It’s A System . . . (June 2008)

It’s A System . . .

A business is a system. Much like a mechanical system or the human body, if one part is not working it puts pressure on all the others. If you think about your own business this way, I’ll bet you’ll find that it’s true.

As I tend to get calls from businesses that are struggling, I probably see this more than most. The breakdown of a business system shows up in the numbers, but finances are a reflection of the business functioning. Show me a business that functions smoothly and efficiently, and it will likely be profitable. Show me one that struggles with day to day issues and I’ll bet the financial performance will reflect that as well.

While each business is different, most have sales (closing the deal), marketing (getting the word out), customer service (resolving issues or providing support), “product” (those responsible for actually producing a product or delivering a service), accounting/finance (adding up the numbers at its very simplest), information technology (keeping us all connected) and management & administrative (overseeing all of the other functions). Your business might also have R&D (research & development) or some other function(s).

Now, imagine if one of the areas just stopped. If no one delivered a product or service, revenue would dry up pretty quickly. If accounting didn’t send out bills and take payments, then the bank account would soon empty. If the sales department doesn’t close new business, the top-line will drop. Even if building services quits emptying the waste baskets and cleaning the office, the place would soon become a mess and it would impact the entire organization.

The examples stated above are obviously extreme; usually an entire department doesn’t just stop working. However, it’s not so uncommon for departments to be operating at less than full capacity and maybe not even meeting minimum job requirements. When this happens, it puts pressure on every part of the organization.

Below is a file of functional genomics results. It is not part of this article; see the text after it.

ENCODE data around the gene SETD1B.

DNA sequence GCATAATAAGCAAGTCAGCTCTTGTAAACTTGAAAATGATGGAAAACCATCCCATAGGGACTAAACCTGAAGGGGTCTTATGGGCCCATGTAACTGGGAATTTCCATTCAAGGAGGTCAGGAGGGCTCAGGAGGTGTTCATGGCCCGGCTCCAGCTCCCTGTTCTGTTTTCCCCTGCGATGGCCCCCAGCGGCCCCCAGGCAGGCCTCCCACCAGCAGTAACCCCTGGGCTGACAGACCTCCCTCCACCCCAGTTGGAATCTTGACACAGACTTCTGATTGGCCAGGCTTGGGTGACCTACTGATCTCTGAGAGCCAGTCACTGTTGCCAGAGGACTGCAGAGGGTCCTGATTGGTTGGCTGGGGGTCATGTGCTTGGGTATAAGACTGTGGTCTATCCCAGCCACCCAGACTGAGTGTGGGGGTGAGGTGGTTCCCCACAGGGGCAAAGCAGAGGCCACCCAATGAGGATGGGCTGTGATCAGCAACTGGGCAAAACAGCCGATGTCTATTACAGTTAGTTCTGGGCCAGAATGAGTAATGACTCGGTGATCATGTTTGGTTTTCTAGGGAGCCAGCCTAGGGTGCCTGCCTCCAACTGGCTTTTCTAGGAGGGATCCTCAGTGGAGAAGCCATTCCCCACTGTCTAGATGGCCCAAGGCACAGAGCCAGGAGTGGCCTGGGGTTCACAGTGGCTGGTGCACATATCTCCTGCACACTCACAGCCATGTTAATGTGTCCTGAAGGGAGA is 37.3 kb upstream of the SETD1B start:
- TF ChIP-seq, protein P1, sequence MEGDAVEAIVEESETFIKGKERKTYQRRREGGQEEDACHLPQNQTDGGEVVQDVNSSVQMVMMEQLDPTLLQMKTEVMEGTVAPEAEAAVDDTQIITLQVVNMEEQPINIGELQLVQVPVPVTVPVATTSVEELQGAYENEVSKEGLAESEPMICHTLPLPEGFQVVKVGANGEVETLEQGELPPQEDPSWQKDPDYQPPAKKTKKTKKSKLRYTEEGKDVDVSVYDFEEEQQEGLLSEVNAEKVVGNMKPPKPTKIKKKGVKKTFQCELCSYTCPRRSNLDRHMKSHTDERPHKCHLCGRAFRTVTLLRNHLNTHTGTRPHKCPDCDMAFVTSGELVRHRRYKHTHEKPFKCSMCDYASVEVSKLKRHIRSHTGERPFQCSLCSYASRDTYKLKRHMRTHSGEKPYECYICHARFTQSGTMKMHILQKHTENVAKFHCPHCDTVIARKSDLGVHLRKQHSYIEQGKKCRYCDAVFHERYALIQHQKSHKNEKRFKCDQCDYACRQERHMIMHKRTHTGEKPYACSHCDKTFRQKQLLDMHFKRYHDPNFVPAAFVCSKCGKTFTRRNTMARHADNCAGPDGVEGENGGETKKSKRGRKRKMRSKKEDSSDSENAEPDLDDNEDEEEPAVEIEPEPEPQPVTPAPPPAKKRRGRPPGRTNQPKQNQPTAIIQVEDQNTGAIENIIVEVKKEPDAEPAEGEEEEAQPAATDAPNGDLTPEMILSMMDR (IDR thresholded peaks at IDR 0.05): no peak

When the sales department isn’t “making its numbers”, profits drop. This may result in a cutback on resources and make it harder for those delivering products or services to do their jobs. Accounting may stretch payables. This results in calls from unhappy vendors. This takes time and further affects the organizations ability to “get the job done”.

Maybe those delivering the product or service don’t do a good job; as a result, sales suffer. Customers may withhold payment. There will be more complaint calls. Management will step in to deal with the issue of the day rather than planning the future.

The problem can start anywhere. When you see it, it’s not so much about where it started as it is about getting a handle on it and stopping it. That is clearly easier said than done. If you’re fortunate enough to see it starting, nip it in the bud. It doesn’t take long before it will infect the entire organization! If your business is struggling, think of it as a system . . . it might provide a new perspective!

If your business could benefit from fractional CFO services, I would welcome the chance to speak with you. Please give me a call at (314) 863-6637 or send an email to

your cash is flowing. know where.

Copyright @ 2008 Homza Consulting, Inc.


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